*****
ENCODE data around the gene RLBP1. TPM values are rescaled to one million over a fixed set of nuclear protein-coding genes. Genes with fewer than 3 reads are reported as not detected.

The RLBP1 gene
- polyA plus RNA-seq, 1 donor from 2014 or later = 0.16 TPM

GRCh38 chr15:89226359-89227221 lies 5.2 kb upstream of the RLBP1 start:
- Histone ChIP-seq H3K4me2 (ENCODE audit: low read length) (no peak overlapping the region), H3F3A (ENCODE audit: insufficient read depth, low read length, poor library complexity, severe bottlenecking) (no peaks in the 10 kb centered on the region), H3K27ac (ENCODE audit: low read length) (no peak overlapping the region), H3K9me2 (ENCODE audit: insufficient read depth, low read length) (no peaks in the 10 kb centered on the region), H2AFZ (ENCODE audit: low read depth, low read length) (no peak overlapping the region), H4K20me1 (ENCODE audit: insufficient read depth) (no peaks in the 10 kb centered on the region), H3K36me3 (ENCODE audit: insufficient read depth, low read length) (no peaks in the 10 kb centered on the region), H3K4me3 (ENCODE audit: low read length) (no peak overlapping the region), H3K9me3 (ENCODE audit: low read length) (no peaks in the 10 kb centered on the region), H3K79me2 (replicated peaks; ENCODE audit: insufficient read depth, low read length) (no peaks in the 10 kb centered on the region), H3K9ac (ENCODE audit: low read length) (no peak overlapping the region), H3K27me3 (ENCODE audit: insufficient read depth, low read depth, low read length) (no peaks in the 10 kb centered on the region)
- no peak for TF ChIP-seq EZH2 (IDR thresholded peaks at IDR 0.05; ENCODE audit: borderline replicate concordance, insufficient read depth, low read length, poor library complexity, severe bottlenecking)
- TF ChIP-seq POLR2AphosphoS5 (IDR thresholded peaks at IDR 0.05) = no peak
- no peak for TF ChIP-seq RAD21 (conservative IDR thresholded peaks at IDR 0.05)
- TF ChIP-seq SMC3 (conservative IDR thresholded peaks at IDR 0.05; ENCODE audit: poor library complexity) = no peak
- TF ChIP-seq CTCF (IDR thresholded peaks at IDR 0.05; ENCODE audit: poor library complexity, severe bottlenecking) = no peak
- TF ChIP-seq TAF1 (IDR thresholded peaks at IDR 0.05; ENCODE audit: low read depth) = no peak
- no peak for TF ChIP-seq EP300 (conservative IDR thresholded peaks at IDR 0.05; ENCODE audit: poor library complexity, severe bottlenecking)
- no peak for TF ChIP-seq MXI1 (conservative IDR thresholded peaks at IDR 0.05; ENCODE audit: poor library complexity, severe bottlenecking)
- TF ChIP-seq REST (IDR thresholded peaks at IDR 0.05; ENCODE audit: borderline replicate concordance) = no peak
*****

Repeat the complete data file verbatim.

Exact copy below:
ENCODE data around the gene RLBP1. TPM values are rescaled to one million over a fixed set of nuclear protein-coding genes. Genes with fewer than 3 reads are reported as not detected.

The RLBP1 gene
- polyA plus RNA-seq, 1 donor from 2014 or later = 0.16 TPM

GRCh38 chr15:89226359-89227221 lies 5.2 kb upstream of the RLBP1 start:
- Histone ChIP-seq H3K4me2 (ENCODE audit: low read length) (no peak overlapping the region), H3F3A (ENCODE audit: insufficient read depth, low read length, poor library complexity, severe bottlenecking) (no peaks in the 10 kb centered on the region), H3K27ac (ENCODE audit: low read length) (no peak overlapping the region), H3K9me2 (ENCODE audit: insufficient read depth, low read length) (no peaks in the 10 kb centered on the region), H2AFZ (ENCODE audit: low read depth, low read length) (no peak overlapping the region), H4K20me1 (ENCODE audit: insufficient read depth) (no peaks in the 10 kb centered on the region), H3K36me3 (ENCODE audit: insufficient read depth, low read length) (no peaks in the 10 kb centered on the region), H3K4me3 (ENCODE audit: low read length) (no peak overlapping the region), H3K9me3 (ENCODE audit: low read length) (no peaks in the 10 kb centered on the region), H3K79me2 (replicated peaks; ENCODE audit: insufficient read depth, low read length) (no peaks in the 10 kb centered on the region), H3K9ac (ENCODE audit: low read length) (no peak overlapping the region), H3K27me3 (ENCODE audit: insufficient read depth, low read depth, low read length) (no peaks in the 10 kb centered on the region)
- no peak for TF ChIP-seq EZH2 (IDR thresholded peaks at IDR 0.05; ENCODE audit: borderline replicate concordance, insufficient read depth, low read length, poor library complexity, severe bottlenecking)
- TF ChIP-seq POLR2AphosphoS5 (IDR thresholded peaks at IDR 0.05) = no peak
- no peak for TF ChIP-seq RAD21 (conservative IDR thresholded peaks at IDR 0.05)
- TF ChIP-seq SMC3 (conservative IDR thresholded peaks at IDR 0.05; ENCODE audit: poor library complexity) = no peak
- TF ChIP-seq CTCF (IDR thresholded peaks at IDR 0.05; ENCODE audit: poor library complexity, severe bottlenecking) = no peak
- TF ChIP-seq TAF1 (IDR thresholded peaks at IDR 0.05; ENCODE audit: low read depth) = no peak
- no peak for TF ChIP-seq EP300 (conservative IDR thresholded peaks at IDR 0.05; ENCODE audit: poor library complexity, severe bottlenecking)
- no peak for TF ChIP-seq MXI1 (conservative IDR thresholded peaks at IDR 0.05; ENCODE audit: poor library complexity, severe bottlenecking)
- TF ChIP-seq REST (IDR thresholded peaks at IDR 0.05; ENCODE audit: borderline replicate concordance) = no peak